These indirect impacts are what the session’s speakers have sought to tackle in Calais and across the Channel – often through the use of technology. First up was Care4Calais’ Hermione Regan, who heads up the organisation’s access to legal aid project, helping asylum-seekers navigate the UK’s immigration system. Covid-19’s impact has exacerbated an already bad situation in the face of Brexit, Regan told the audience. In particular, the UK’s exit from the EU led to what she called a “mad scramble” by the UK government to remove as many refugees as possible before December 31, the end of the Brexit transition period.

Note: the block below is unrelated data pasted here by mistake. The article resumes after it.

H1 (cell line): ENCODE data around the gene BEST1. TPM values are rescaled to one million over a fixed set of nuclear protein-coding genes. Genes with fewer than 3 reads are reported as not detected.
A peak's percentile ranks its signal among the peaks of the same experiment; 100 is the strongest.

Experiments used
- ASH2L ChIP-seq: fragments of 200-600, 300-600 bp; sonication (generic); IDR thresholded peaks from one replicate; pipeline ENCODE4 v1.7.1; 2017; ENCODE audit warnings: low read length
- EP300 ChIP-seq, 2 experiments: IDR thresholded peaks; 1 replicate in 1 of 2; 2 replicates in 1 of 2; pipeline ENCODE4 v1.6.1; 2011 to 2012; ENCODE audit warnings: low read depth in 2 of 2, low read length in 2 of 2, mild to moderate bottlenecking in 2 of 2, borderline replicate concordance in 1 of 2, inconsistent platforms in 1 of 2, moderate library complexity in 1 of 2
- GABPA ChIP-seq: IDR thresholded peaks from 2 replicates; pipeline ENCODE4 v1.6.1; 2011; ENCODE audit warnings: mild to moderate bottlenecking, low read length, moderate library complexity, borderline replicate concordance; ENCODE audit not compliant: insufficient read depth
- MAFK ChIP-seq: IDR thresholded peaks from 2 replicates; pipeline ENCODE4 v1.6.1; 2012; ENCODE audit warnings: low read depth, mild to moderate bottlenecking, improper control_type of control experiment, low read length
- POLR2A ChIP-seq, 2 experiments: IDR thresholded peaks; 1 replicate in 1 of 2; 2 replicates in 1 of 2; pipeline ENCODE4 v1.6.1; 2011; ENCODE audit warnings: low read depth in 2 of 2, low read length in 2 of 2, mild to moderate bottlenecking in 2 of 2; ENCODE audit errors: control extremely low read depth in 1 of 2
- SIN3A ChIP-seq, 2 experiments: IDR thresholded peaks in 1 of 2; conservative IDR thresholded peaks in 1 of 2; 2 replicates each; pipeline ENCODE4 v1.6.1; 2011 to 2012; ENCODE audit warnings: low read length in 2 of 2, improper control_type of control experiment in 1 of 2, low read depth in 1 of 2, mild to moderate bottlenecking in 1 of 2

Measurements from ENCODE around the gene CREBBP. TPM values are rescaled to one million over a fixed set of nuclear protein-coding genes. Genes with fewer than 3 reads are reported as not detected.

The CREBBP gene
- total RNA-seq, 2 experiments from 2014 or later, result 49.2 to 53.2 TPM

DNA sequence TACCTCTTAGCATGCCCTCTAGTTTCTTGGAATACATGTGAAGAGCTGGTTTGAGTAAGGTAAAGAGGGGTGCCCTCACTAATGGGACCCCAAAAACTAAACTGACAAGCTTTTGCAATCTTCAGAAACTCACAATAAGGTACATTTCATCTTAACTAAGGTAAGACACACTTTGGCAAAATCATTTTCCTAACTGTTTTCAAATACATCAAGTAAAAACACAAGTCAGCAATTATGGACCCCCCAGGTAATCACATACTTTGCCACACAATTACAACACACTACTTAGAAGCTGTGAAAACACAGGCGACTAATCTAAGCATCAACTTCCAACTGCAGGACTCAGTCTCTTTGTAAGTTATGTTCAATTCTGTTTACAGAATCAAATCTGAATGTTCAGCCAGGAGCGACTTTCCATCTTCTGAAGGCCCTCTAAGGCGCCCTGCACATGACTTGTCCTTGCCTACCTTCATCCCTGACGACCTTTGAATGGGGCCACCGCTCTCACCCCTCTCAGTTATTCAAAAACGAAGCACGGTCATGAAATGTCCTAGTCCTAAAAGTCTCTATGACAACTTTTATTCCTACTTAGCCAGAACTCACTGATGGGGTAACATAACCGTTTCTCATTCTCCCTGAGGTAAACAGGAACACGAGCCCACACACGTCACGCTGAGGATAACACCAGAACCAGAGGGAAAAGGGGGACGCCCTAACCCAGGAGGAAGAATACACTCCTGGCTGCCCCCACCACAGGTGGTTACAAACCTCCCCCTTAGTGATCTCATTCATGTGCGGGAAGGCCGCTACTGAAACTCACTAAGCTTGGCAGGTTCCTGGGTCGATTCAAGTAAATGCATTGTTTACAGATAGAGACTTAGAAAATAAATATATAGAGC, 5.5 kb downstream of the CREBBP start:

Regan told the audience: “After the 31st of December, the UK will no longer be able to return refugees to European countries in which they can prove that they were in. So there’s currently a mad scramble by the government to remove as many people as possible to European countries as they can before that deadline. And there just isn’t the capacity of legal aid lawyers to deal with all of these cases.”

She added that the recent increase in arrivals over the last 6 months had been especially significant. “The recent increase in arrivals over the last 6 months has been so pronounced, and the hostile environment is only getting more hostile, and we’ve realised that we absolutely have to match refugees up to legal aid lawyers to have any chance of them actually realizing their asylum claims,” she said. “For us, currently Covid and Brexit have just been the perfect storm.”